Environmental Health & Safety » Solar Eclipse

Solar Eclipse

2024 Total Solar Eclipse
On April 8, 2024, just after Spring Break, a total solar eclipse will cross North America, passing over Mexico, the United States, and Canada. New Jersey will experience a partial solar eclipse. A partial solar eclipse occurs when the Moon comes between the Sun and the Earth, but the Moon only partially covers the Sun's disk.
Protect Your Eyes! 

During a solar eclipse, the Moon covers part of the Sun. But the brightness of the uncovered part of the Sun does not change. It is important that you do not look directly into the Sun. This can cause serious damage to the retina at the back of the eye.  A solar filter or solar eclipse glasses must be used.


Viewing any part of the bright Sun through a camera lens, binoculars, or a telescope without a special-purpose solar filter secured over the front of the optics will instantly cause severe eye injury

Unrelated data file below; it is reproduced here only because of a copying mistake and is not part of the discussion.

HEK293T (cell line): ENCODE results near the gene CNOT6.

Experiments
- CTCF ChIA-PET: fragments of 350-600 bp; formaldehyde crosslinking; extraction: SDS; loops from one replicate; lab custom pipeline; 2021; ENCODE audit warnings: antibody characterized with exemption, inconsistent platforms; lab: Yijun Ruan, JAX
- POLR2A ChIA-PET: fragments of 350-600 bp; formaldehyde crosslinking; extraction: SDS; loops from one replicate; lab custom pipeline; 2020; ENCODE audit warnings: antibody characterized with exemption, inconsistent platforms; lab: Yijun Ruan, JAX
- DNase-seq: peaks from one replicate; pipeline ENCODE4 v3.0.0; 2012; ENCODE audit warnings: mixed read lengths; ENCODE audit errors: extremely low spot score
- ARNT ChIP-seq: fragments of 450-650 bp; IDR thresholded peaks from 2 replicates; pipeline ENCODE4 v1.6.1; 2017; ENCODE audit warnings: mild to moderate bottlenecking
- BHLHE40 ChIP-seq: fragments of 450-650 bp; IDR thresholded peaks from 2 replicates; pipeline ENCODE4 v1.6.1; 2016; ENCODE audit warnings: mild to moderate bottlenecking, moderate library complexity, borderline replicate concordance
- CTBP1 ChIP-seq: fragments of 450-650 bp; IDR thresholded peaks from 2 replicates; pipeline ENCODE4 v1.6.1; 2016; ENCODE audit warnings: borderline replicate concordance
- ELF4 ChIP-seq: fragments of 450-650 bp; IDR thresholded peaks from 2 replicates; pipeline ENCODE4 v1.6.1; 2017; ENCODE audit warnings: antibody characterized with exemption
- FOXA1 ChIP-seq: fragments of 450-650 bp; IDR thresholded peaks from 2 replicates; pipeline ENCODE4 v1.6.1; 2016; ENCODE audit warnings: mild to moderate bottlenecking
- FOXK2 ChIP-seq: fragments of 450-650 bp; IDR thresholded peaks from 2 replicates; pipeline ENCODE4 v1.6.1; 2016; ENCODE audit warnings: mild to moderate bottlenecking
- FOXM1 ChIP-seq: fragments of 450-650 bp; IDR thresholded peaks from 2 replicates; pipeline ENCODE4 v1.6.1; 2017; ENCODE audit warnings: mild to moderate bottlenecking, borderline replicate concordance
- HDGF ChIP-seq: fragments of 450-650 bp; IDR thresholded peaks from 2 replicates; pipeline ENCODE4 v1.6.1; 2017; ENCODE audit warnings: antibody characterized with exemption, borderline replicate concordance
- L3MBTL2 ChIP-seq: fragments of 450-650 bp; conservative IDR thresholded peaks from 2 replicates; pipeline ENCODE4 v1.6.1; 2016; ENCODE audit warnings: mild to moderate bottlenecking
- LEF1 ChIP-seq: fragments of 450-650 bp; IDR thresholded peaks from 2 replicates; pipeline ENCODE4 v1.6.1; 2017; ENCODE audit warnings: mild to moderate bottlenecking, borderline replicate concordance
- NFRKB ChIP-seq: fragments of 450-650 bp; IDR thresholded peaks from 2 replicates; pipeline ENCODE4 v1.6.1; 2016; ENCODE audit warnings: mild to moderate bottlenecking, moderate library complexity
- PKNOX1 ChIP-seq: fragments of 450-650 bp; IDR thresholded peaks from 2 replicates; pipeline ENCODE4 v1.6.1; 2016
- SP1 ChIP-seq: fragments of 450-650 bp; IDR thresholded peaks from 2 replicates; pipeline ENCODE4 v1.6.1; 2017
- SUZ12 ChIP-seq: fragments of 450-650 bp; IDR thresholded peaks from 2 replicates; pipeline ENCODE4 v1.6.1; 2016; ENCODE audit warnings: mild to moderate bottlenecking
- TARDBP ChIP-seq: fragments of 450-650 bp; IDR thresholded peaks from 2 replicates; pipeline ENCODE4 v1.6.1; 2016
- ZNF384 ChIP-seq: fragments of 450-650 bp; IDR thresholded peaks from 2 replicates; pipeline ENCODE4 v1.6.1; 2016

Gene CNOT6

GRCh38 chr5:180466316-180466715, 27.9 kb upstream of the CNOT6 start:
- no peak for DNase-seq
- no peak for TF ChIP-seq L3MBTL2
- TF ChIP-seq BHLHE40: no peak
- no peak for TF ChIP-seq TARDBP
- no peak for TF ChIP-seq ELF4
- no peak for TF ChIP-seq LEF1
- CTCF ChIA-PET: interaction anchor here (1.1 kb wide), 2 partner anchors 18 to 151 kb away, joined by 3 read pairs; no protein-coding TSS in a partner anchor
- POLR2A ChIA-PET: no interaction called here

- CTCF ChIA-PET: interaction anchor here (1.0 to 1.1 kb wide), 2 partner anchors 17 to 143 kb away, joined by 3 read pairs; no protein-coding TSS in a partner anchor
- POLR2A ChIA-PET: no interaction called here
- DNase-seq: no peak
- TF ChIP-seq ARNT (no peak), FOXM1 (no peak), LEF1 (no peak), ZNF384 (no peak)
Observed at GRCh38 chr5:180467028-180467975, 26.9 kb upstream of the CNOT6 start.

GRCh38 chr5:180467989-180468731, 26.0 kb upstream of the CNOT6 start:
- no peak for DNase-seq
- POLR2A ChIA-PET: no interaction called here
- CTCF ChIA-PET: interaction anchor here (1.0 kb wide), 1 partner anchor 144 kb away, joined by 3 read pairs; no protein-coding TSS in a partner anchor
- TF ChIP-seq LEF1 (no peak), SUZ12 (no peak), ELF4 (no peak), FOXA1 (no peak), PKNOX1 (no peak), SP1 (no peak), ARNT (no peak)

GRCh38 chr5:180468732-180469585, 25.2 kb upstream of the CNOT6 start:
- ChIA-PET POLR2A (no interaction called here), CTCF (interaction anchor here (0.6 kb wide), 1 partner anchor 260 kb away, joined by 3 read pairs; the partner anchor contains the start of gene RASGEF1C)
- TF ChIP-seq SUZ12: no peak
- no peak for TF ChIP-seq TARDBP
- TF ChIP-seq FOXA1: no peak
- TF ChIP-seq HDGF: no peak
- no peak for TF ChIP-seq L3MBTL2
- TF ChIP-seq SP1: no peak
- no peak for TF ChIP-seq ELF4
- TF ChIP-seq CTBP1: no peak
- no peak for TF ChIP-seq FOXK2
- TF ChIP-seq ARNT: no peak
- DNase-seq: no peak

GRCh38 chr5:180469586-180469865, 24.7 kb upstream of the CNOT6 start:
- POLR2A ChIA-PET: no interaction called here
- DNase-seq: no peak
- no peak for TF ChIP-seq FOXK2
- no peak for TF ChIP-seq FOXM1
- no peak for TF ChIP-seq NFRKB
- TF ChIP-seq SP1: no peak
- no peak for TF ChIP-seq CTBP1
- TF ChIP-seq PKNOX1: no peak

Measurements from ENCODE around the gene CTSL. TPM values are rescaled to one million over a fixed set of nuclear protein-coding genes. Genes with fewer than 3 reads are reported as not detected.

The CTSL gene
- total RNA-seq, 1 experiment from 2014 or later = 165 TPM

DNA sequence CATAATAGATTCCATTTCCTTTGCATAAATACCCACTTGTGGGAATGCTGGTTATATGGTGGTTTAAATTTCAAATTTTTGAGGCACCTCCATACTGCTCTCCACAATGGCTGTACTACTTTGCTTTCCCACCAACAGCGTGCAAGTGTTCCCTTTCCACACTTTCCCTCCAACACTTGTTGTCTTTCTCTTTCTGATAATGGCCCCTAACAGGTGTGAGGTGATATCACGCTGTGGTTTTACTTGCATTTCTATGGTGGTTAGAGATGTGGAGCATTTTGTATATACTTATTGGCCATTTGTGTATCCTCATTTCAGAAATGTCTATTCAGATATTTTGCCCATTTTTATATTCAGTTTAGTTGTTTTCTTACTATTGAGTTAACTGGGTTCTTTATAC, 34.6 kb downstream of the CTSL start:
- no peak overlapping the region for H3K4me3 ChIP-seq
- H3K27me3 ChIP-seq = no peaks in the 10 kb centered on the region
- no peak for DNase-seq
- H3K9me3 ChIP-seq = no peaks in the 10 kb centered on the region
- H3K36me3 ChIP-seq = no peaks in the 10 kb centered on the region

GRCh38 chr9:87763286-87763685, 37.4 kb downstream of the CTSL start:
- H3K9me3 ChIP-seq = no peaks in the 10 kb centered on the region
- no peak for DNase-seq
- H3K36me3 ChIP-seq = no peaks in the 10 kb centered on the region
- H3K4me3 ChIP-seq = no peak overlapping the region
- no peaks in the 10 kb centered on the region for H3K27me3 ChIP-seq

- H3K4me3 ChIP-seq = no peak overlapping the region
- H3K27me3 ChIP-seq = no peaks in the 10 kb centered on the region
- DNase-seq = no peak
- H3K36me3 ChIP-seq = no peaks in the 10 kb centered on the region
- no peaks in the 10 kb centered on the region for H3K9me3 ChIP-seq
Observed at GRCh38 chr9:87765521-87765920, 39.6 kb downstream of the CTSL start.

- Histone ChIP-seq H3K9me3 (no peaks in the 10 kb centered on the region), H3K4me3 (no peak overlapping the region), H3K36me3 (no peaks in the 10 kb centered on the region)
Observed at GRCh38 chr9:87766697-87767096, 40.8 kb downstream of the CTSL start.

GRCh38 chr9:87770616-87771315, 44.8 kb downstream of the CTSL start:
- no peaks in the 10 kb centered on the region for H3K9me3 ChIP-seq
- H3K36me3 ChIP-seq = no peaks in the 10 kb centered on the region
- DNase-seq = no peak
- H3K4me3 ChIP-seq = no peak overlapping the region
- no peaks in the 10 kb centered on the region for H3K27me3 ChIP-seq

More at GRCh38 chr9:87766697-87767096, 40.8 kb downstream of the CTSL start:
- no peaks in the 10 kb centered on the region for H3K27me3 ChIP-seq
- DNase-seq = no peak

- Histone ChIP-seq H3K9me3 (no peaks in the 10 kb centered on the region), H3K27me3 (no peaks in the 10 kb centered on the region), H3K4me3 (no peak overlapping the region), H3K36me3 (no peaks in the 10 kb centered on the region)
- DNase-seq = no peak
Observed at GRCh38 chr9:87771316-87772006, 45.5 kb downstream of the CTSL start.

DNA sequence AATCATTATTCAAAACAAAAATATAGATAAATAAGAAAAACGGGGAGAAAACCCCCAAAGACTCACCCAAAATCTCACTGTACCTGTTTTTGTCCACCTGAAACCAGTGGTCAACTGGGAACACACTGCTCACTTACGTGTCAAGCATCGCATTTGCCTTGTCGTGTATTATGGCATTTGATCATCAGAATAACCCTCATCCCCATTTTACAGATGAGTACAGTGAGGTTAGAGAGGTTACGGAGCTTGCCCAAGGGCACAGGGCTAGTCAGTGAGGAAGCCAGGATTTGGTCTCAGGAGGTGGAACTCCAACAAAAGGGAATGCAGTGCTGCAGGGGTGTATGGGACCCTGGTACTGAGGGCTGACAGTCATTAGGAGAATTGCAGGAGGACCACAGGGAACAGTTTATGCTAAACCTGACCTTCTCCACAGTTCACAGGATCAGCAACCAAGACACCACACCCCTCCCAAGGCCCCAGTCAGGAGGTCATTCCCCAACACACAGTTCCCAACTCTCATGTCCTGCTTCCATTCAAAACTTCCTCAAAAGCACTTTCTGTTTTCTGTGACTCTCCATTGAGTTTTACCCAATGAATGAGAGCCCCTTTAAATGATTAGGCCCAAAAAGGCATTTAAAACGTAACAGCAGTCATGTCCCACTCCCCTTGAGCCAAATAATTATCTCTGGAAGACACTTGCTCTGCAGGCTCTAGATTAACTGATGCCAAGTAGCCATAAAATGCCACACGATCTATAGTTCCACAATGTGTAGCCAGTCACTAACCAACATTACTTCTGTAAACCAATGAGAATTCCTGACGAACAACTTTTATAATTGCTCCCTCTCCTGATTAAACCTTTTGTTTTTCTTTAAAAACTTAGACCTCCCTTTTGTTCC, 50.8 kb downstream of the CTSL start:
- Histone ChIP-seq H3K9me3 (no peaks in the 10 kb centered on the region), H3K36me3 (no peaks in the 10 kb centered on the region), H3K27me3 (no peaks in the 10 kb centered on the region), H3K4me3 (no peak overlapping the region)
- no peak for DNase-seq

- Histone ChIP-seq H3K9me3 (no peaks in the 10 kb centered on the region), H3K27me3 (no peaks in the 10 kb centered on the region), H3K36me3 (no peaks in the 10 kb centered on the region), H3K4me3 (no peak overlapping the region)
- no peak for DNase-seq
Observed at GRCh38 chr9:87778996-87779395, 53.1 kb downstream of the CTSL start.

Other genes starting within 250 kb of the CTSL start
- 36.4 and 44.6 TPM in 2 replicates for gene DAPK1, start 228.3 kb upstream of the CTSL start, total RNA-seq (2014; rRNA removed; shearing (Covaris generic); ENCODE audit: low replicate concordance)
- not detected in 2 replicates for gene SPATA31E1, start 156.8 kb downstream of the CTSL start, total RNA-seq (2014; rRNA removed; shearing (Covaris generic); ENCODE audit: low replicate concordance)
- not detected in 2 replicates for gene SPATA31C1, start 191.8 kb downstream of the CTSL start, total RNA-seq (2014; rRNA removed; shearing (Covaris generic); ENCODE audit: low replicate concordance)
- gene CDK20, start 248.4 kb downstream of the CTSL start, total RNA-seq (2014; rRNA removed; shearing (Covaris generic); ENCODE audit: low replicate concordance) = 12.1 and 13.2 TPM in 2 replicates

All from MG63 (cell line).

Follow these links for information on how to safely view the solar eclipse:


Eye Safety During a Total Solar Eclipse

Do Sunglasses Protect Eyes in a Solar Eclipse?

How to Use Eclipse Glasses

Viewing Time


The eclipse will begin in our region on 4/8/24 at 2:08 pm and completely end by 4:35 pm. The peak eclipse  is at 3:23 pm where 90% of the sun will be covered.


Use the links below to find global and local viewing times:

Eclipse FAQs

How long will the 2024 total solar eclipse last? What causes an eclipse to occur? What is the difference between a total solar eclipse and an annular eclipse? How do you safely view a total solar eclipse? The answers to these and many other questions can be found by clicking on the link below:


Total Solar Eclipse FAQ